The employer must carry out a labour market needs test.

For full details see Department of Enterprise Trade and Employment General Employment Permit


Plant health: Prohibited imports of certain plants from UK 
In an effort to increase the protection of European Union from invasive pests, additional phytosanitary measures were introduced in 2019 (Regulation (EU) 2016/2031). The EU required the National Plant Protection Office (NPPO) exporting a range of higher risk plants from outside EU to submit data that they would not pose a threat to the EU. As the UK has left the EU they are now in a process of submitting this data. Until the EU approves the applications a range of plants may not be imported. These includes:

AcaciaAcerAlbiziaAlnus, Annona, Bauhinia, Berberis, Betula, CaesalpiniaCassiaCastaneaCornus ,CorylusCrataegusDiospyrosFagusFicus caricaFraxinusHamamelisJasminumJuglans ,Ligustrum ,Lonicera ,Malus, NeriumPersea, PopulusPrunusQuercusRobiniaSalixSorbusTaxusTiliaUlmus.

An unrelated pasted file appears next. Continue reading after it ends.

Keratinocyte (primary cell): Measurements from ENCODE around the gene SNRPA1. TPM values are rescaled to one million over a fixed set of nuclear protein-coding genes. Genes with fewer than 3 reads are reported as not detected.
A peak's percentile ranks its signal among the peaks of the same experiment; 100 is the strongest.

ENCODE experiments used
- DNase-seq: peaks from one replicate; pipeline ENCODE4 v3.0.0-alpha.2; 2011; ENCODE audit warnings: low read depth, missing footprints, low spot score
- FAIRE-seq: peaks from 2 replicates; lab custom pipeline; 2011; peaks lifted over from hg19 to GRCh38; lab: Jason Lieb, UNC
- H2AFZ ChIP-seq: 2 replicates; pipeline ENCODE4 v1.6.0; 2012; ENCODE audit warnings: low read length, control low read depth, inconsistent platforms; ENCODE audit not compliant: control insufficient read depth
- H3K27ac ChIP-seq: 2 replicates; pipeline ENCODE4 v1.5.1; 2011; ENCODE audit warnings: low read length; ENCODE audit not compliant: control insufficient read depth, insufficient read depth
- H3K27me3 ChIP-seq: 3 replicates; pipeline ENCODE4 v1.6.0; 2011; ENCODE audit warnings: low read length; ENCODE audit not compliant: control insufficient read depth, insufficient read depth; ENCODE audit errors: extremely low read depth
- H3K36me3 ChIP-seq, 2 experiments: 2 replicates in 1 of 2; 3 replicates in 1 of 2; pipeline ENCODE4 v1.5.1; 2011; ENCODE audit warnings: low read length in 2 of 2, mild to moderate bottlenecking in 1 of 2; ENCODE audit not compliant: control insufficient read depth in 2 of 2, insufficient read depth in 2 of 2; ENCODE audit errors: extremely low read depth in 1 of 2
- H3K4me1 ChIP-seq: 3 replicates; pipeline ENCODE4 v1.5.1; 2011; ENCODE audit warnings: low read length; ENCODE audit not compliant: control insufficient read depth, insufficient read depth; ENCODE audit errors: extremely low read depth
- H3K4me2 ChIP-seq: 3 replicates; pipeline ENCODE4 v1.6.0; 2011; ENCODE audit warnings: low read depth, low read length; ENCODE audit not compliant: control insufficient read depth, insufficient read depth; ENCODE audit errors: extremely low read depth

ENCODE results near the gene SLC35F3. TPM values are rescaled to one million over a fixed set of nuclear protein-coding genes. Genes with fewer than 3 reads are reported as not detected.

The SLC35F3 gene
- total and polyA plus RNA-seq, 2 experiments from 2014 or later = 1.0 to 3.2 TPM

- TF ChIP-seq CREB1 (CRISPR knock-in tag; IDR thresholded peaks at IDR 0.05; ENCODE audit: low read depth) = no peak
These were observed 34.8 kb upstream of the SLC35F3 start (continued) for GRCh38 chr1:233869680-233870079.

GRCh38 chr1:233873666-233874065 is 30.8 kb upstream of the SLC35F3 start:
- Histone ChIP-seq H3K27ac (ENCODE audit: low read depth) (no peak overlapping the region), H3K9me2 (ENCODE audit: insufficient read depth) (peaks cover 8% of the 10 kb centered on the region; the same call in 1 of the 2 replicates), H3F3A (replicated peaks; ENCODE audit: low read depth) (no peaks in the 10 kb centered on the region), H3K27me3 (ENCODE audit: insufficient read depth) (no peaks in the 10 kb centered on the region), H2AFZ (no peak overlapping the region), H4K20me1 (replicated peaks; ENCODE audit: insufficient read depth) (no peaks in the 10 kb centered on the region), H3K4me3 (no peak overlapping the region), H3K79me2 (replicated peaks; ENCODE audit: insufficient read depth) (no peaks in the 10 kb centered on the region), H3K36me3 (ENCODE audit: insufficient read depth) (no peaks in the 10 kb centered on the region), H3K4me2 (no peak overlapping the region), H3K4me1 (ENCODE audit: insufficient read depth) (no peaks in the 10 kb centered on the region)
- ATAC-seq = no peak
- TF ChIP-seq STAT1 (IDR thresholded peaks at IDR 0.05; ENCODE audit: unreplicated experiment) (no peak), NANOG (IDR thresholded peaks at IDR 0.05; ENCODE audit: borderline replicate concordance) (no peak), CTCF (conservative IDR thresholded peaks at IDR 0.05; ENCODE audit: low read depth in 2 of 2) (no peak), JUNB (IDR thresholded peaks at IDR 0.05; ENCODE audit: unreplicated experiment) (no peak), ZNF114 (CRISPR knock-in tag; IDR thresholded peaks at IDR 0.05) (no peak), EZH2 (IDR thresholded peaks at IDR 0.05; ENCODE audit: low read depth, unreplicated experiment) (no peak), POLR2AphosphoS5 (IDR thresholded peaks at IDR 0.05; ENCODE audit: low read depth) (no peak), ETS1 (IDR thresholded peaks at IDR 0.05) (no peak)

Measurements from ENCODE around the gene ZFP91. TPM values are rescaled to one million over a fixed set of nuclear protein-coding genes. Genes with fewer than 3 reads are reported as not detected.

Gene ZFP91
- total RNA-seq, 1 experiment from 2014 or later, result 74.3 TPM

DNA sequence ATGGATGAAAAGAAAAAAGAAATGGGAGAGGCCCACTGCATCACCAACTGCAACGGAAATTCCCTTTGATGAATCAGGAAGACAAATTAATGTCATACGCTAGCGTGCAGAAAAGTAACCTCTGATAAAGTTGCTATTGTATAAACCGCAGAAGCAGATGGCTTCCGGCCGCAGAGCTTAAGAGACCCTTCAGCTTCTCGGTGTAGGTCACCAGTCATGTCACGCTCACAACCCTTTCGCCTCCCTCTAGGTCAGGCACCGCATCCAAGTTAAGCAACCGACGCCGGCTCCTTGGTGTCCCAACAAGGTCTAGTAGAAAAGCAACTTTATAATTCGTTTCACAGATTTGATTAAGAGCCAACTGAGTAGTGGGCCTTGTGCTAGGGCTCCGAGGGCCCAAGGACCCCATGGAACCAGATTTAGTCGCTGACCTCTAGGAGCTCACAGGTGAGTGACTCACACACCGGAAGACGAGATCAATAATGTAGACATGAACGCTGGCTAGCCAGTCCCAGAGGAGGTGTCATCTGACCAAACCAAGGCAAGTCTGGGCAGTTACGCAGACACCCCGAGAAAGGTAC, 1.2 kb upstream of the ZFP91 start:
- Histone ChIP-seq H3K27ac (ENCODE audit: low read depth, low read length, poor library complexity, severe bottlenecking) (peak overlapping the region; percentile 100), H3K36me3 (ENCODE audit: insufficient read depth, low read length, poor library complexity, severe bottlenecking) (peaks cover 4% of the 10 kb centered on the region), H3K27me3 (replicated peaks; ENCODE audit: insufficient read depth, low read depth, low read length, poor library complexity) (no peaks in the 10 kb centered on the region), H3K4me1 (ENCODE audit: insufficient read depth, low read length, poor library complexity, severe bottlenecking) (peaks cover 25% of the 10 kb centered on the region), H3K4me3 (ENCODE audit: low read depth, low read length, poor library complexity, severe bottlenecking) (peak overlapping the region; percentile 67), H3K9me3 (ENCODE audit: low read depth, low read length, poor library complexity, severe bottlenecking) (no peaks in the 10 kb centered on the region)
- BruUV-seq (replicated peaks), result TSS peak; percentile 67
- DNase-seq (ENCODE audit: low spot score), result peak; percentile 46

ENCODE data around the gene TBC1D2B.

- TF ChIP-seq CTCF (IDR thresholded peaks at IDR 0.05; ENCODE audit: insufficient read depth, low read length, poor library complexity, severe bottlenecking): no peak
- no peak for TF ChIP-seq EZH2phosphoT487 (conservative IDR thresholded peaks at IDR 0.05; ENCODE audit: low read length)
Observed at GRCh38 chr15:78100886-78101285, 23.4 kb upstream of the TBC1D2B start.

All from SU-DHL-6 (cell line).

Aquilegia downy mildew
As the growing season wraps up there has been a high level of mildew due mild and damp conditions. One new species to watch out for is Peronospora aquilegiicola, see photo above Courtesy: T. Brand (Landwirtschaftskammer Niedersachsen, Germany)It is a relatively new disease not yet seen in Ireland. It has become more common in GB in recent years. A report in the European Journal of Plant Pathology in 2019 said it was only to be found in GB and “Peronospora aquilegiicola should be seen as a high-risk pathogen due to its aggressiveness, its production of oospores that outlast unfavourable conditions, and the production of air-borne conidia which are produced abundantly”. By 2020 it was reported to have spread to Germany having been found on established plants in the North of the country. The database, EPPO, repoted this summer that 2 commercial sites in Nord Rhine Westphalia had positive cases of the disease resulting in 87,620 plants being destroyed. EPPO has no further recordings in Europe however it notes the disease is widespread in Wales and England.